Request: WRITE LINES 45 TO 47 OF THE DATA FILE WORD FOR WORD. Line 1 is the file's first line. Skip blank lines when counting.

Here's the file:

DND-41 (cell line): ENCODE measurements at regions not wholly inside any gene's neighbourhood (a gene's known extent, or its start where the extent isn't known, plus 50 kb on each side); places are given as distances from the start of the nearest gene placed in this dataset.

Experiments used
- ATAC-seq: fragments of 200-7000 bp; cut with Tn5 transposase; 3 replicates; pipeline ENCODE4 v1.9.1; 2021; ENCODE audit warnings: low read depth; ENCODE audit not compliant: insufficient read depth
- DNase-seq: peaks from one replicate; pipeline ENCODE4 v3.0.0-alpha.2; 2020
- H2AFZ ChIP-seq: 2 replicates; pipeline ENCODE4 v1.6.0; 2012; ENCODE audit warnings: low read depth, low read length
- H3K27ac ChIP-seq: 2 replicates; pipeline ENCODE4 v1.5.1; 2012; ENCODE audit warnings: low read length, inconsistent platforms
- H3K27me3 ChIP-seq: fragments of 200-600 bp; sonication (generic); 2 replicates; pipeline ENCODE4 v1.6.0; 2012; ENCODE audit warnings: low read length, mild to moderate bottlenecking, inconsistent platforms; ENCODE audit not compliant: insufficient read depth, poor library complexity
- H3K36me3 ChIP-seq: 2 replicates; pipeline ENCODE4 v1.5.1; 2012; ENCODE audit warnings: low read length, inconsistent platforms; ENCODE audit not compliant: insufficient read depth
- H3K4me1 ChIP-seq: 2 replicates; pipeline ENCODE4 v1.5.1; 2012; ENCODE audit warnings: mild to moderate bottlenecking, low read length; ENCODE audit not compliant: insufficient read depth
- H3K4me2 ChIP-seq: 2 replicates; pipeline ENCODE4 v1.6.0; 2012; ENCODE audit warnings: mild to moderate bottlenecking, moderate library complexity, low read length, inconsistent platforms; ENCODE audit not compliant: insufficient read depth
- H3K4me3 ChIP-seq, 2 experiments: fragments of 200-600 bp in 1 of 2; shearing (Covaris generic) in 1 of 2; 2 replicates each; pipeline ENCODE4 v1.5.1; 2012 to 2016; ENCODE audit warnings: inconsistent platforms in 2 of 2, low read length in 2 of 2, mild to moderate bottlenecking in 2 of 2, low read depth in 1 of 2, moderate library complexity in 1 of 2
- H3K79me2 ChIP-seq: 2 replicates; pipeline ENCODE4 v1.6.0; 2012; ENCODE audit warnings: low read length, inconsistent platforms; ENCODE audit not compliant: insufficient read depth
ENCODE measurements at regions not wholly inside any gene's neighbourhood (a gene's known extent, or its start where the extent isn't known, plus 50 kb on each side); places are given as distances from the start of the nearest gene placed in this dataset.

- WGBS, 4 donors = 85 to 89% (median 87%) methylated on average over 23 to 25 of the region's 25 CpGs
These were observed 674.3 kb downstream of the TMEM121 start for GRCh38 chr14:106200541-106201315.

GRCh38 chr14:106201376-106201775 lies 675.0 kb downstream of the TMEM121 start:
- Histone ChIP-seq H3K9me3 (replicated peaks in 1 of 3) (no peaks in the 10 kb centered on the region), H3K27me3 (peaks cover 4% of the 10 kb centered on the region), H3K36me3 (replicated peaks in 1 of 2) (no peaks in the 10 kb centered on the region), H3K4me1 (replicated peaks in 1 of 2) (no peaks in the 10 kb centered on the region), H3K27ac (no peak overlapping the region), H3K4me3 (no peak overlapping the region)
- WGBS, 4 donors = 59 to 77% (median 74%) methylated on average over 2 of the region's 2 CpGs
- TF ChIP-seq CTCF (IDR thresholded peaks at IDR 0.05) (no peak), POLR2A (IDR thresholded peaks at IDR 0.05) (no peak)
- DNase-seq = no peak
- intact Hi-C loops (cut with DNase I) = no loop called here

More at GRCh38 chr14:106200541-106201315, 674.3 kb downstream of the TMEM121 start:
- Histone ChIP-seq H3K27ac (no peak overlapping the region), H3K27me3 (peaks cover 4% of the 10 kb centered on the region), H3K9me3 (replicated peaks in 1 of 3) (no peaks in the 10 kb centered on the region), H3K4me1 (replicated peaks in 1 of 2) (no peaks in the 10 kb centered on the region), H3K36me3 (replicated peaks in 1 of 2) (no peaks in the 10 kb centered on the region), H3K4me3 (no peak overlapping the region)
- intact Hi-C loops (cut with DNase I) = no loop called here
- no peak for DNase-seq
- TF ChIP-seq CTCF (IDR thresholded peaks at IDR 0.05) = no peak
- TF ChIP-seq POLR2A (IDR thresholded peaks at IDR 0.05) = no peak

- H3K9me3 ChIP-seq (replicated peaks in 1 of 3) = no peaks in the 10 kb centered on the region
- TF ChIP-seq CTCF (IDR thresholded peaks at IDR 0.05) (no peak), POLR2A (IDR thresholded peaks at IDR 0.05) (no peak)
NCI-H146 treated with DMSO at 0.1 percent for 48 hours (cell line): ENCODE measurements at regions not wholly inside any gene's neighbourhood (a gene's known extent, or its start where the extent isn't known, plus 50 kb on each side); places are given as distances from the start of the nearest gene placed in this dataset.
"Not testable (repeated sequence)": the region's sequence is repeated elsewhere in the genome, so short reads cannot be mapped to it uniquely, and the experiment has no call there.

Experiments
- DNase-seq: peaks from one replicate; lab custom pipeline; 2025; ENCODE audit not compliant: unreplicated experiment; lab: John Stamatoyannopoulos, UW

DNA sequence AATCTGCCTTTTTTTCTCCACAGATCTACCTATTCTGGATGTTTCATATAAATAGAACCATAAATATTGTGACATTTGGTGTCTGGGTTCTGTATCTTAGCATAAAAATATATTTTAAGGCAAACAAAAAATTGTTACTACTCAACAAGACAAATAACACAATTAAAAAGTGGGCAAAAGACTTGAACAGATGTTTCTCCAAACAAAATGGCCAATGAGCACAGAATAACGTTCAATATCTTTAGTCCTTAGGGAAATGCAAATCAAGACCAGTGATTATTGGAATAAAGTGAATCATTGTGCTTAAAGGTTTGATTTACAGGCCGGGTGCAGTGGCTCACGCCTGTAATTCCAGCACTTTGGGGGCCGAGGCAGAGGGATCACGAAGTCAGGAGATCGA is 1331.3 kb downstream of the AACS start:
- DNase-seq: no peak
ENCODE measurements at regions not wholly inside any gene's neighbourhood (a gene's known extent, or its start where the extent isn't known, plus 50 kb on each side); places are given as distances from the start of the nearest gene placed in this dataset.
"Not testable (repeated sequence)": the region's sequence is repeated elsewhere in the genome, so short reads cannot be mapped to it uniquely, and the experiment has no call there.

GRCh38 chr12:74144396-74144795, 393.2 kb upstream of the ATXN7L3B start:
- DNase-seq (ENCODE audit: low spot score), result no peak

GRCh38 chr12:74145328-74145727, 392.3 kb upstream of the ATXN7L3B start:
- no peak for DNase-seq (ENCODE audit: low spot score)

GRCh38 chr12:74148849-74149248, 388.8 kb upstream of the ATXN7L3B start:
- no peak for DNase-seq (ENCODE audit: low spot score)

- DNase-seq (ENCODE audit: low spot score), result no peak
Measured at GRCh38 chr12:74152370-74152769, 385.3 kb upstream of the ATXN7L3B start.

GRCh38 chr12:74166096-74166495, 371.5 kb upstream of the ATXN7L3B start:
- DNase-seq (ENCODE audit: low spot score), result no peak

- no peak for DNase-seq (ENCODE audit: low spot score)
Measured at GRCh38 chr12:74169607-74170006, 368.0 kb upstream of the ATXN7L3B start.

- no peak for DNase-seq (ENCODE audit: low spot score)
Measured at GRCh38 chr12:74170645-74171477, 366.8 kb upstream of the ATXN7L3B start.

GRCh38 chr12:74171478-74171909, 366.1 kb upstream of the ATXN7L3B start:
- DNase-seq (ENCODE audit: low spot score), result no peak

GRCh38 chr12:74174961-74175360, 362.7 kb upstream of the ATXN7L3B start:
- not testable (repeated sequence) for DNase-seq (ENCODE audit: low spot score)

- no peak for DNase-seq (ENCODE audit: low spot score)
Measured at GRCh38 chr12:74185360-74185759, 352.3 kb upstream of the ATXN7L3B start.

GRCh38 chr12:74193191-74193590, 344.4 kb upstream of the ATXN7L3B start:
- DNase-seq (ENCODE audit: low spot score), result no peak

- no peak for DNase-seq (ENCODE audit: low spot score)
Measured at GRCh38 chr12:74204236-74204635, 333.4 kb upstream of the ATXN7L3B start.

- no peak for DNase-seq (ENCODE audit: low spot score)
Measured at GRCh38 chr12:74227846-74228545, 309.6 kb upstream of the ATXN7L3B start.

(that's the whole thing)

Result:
Measured at GRCh38 chr12:74152370-74152769, 385.3 kb upstream of the ATXN7L3B start.

GRCh38 chr12:74166096-74166495, 371.5 kb upstream of the ATXN7L3B start:
- DNase-seq (ENCODE audit: low spot score), result no peak